Woman To Woman: Songs of Life (Verity)
Released August 2006
reviewed by LaTonya Taylor
4 out of 5 stars
Sounds like … an eclectic mix of traditional and contemporary gospel music for fans of Helen Baylor or Anita Baker.
At a glance … impressive for its magnitude alone, Woman to Woman showcases Winans' stylistic diversity and ability to choose songs that resonate with listeners.
I once saw Vickie Winans behind the scenes at the Stellar Awards, flashing her megawatt smile and wearing an elegant ball gown with little black house slippers. The combination seemed utterly natural—over her 20-plus years in the industry, Winans has been known for her warmth and wit, Motor City fashion flair and down-home honesty.
Winans brings that openness to Woman to Woman: Songs of Life, her follow-up to 2003's Bringing It All Together. Several songs deal with overcoming struggles, likely based on Winans' challenges with health, divorce, and the music industry. The double-disc set combines studio cuts with live tracks recorded at Chicago's House of Hope in May 2006. It's an extremely diverse grouping of songs, featuring Winans' throaty alto in high-energy dance-pop tracks, a soaring ballad or two, R&B slow jams, mass-choir songs, praise and worship choruses, hip-hop, quartet, smooth jazz, and calypso. There's even some gospel go-go on the album, which also includes tributes from sons Mario and Marvin, Jr., an appearance from Winans' protégé trio PreZence, and a duet with husband Joe McLemore.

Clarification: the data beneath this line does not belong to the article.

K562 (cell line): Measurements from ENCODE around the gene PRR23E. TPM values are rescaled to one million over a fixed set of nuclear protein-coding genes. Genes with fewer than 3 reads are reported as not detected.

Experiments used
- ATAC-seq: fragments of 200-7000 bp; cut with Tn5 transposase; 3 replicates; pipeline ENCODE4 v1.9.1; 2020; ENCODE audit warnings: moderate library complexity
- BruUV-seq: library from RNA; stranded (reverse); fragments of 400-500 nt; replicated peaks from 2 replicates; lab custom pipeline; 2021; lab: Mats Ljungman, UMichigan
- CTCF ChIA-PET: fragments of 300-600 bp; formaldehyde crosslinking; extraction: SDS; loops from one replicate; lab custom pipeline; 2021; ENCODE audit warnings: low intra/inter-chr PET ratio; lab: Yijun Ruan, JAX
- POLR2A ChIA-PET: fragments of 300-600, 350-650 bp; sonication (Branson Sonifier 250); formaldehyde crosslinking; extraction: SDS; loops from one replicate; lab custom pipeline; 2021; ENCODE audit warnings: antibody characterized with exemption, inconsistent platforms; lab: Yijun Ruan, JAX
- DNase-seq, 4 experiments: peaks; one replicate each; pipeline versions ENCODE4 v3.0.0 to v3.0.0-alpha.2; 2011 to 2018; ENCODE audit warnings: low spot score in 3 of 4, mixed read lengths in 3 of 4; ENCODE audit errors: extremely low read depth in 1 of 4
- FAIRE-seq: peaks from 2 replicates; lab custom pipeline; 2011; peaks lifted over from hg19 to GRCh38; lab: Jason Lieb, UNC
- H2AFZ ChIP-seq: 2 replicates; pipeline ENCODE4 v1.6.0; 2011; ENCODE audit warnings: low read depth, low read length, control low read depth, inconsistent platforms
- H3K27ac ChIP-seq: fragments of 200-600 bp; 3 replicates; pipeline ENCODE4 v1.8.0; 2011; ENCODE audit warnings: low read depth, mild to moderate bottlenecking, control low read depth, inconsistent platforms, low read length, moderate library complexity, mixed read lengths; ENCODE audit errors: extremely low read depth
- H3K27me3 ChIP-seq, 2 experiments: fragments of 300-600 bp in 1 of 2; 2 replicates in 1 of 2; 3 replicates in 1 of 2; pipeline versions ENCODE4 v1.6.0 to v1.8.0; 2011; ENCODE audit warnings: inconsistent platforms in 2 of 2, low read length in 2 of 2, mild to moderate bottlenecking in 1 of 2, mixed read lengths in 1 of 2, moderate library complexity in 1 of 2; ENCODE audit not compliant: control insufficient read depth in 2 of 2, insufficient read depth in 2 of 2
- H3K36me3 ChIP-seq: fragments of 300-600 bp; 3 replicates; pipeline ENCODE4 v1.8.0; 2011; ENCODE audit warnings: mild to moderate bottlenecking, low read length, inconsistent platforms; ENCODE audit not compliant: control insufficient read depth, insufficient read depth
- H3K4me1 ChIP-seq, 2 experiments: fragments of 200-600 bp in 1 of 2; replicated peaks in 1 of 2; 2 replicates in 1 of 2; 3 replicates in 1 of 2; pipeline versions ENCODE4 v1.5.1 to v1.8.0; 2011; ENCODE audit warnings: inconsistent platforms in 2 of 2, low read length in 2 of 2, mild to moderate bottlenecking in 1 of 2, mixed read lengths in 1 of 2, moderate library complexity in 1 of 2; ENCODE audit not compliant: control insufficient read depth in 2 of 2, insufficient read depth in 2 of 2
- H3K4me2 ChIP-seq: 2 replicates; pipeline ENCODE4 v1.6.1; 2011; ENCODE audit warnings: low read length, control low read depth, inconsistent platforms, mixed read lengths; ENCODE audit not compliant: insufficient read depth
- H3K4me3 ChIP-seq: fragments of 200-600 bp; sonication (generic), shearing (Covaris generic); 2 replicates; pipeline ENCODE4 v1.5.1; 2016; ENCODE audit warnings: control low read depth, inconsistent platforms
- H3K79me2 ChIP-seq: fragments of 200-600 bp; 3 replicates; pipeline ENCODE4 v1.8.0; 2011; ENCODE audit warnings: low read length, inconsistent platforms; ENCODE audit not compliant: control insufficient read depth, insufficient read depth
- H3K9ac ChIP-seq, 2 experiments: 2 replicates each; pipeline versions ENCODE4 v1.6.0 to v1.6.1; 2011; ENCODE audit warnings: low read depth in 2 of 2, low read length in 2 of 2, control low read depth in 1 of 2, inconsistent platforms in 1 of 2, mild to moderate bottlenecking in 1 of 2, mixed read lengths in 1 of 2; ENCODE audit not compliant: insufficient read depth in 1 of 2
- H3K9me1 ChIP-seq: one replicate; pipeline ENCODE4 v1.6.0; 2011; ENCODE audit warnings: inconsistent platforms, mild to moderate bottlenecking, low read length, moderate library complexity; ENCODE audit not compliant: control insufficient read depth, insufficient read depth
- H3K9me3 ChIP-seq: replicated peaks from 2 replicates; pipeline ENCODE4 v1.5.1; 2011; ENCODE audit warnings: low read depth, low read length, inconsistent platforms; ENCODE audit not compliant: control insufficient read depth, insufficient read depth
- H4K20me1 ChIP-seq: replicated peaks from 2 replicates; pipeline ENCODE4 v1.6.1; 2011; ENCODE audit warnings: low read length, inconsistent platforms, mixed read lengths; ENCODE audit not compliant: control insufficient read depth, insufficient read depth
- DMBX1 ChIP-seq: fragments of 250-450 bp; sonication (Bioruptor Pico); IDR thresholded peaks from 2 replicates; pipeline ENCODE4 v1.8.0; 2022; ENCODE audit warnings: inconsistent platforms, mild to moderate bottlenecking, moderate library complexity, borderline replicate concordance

The inclusion of several songs from the past—including covers of Hawkins Family favorites "Try Christ" and "I Love You Lord," and an expansive, extravagant version of Winans' own "God of Comfort"—give the album a retrospective feel amid more contemporary tracks. Fans of The Winans should listen for a shiverlicious flashback at the beginning of disc 2, when Winans echoes the group's 1989 Live at Carnegie Hall by opening the live set with "A Change Will Come."
Woman to Woman could benefit from some thoughtful trimming and reorganization along a thematic, stylistic or even past-to-present motif. As is, it's kind of a jumble, often zigzagging between different styles and emotional shades from song to song. Still, in some ways, the magnitude and eclecticism of the project align with elements of Winans' persona. After all, Winans is known for her work ethic—nicknamed "the hardest-working woman in gospel music"—and her generosity.